Estate Tax Implications for Foreign Investors in US Real Estate
Estate taxes for US persons
An estate of a US citizen or resident alien is subject to an estate tax based upon the value of the worldwide property, owned or subject to certain rights or powers by the decedent on the date of death. The estate tax rate for 2018 is 40% for taxable estates in excess of an $11.18 million exemption, which is adjusted annually for inflation.
A US estate may also deduct from the taxable estate a marital deduction equal to the value of property left to a surviving spouse. The amount of lifetime taxable gifts during the decedent’s life is also included in calculating the gross estate.
Non-resident aliens and their estate taxes
While US citizens and residents are subject to worldwide estate and gift taxation on their gratuitous transfers, non-residents (persons who are neither US citizens nor US domiciliaries) are only subject to the US estate tax on property that is situated, or deemed situated, in the United States.
The gross estate of a Non-Resident Alien (“NRA”) includes all tangible and intangible property situated in the US, in which the decedent has an interest at the time of his death or over which he has certain rights or powers.
The taxable estate of an NRA is taxed at rates up to 40% of the value of estate in excess of a $60,000 exemption. Additionally, the estate of an NRA is generally not allowed a marital deduction unless the surviving spouse is a US citizen.
US property included in an NRA’s estate includes US real property owned or under his control and interests in US partnerships (including those holding positions in real property).
It is important to note the US does have estate tax treaties with multiple countries including Canada, France, Germany, Greece, Italy, Japan, and the UK, amongst others. These treaties may provide estate tax relief to residents of treaty jurisdictions.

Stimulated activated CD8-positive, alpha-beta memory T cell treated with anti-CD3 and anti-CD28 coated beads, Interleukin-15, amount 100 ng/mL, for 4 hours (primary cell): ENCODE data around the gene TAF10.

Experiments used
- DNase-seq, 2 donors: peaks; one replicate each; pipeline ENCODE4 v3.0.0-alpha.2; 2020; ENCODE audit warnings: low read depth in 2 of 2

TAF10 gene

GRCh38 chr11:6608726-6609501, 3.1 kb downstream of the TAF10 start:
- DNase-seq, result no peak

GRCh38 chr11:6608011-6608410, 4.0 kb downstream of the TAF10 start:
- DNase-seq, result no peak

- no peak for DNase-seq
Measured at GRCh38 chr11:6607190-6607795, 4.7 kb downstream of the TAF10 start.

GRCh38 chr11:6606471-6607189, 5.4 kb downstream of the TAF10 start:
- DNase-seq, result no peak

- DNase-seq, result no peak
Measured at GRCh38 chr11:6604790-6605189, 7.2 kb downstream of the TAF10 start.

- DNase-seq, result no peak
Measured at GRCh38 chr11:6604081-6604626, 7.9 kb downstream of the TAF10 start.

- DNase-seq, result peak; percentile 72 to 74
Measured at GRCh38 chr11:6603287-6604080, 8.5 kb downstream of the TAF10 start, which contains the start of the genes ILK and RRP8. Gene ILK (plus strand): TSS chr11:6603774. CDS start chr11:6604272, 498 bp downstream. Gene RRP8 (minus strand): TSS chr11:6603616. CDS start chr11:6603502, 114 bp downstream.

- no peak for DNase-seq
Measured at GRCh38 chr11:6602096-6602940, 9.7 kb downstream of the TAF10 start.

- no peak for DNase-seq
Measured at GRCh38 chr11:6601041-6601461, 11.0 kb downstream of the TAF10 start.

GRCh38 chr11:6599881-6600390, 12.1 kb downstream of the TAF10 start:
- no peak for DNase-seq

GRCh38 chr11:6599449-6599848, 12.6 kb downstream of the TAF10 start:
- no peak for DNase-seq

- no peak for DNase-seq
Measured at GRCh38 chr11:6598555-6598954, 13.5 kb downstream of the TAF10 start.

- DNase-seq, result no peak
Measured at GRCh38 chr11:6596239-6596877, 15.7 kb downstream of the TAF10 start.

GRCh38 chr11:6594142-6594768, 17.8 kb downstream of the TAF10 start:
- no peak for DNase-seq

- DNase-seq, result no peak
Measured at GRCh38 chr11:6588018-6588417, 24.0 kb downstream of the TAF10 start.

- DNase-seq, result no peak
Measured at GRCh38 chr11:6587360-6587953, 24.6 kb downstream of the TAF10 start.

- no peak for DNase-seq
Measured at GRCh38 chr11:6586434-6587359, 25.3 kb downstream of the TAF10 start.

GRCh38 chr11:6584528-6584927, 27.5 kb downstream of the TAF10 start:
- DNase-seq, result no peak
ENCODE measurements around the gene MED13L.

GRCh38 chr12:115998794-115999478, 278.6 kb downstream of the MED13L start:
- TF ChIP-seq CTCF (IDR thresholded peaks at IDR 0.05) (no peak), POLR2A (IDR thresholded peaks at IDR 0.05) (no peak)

When your spouse is not a US citizen, the unlimited marital deduction is unavailable. This is true regardless of whether or not the decedent is an American citizen. The result is the $11.18 million exemption is unavailable and the entire estate transferred to a non-citizen spouse would be subject to estate tax. With advance planning, the non-citizen spouse estate tax implication can be reduced or eliminated.
Planning to reduce estate taxes
There are several structures that will avoid or minimize the US estate tax of a Non-Resident Alien:
- The property can be held in the name of a foreign corporation.
- The property can be held in an irrevocable trust or a trust whose assets would not be included in the settlor’s gross estate for US estate tax purposes.
- The title can be held in a two-tier structure with the property in the name of an American company (US real property Holding Corporation) whose shares are held by an offshore company.
Although these structures are intended to avoid the US estate tax, the structures may result in the unintended consequence of higher taxes on sale, rental income, and, in some jurisdictions, franchise taxes.
We’ve got your back
If you are a Non-Resident Alien, we can help you plan so that your estate pays no more tax than necessary, while avoiding those unintended consequences. Contact Simon Filip, the Real Estate Tax Guy, at email@example.com or 201.655.7411 today.